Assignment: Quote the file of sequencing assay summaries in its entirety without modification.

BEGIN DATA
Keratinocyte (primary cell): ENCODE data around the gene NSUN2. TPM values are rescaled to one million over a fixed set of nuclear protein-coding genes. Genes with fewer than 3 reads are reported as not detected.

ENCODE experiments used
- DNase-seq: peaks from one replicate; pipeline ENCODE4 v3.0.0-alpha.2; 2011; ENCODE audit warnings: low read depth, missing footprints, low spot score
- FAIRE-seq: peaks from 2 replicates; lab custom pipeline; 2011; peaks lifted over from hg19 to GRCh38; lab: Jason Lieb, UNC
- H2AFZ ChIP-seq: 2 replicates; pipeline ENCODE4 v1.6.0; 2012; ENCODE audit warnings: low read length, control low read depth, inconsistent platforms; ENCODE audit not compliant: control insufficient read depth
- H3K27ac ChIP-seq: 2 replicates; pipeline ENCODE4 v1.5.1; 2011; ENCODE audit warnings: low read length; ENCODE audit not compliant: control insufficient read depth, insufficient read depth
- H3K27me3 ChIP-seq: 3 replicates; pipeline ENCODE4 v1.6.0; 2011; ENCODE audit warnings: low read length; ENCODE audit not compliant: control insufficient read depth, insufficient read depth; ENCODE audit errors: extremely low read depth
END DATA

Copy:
Keratinocyte (primary cell): ENCODE data around the gene NSUN2. TPM values are rescaled to one million over a fixed set of nuclear protein-coding genes. Genes with fewer than 3 reads are reported as not detected.

ENCODE experiments used
- DNase-seq: peaks from one replicate; pipeline ENCODE4 v3.0.0-alpha.2; 2011; ENCODE audit warnings: low read depth, missing footprints, low spot score
- FAIRE-seq: peaks from 2 replicates; lab custom pipeline; 2011; peaks lifted over from hg19 to GRCh38; lab: Jason Lieb, UNC
- H2AFZ ChIP-seq: 2 replicates; pipeline ENCODE4 v1.6.0; 2012; ENCODE audit warnings: low read length, control low read depth, inconsistent platforms; ENCODE audit not compliant: control insufficient read depth
- H3K27ac ChIP-seq: 2 replicates; pipeline ENCODE4 v1.5.1; 2011; ENCODE audit warnings: low read length; ENCODE audit not compliant: control insufficient read depth, insufficient read depth
- H3K27me3 ChIP-seq: 3 replicates; pipeline ENCODE4 v1.6.0; 2011; ENCODE audit warnings: low read length; ENCODE audit not compliant: control insufficient read depth, insufficient read depth; ENCODE audit errors: extremely low read depth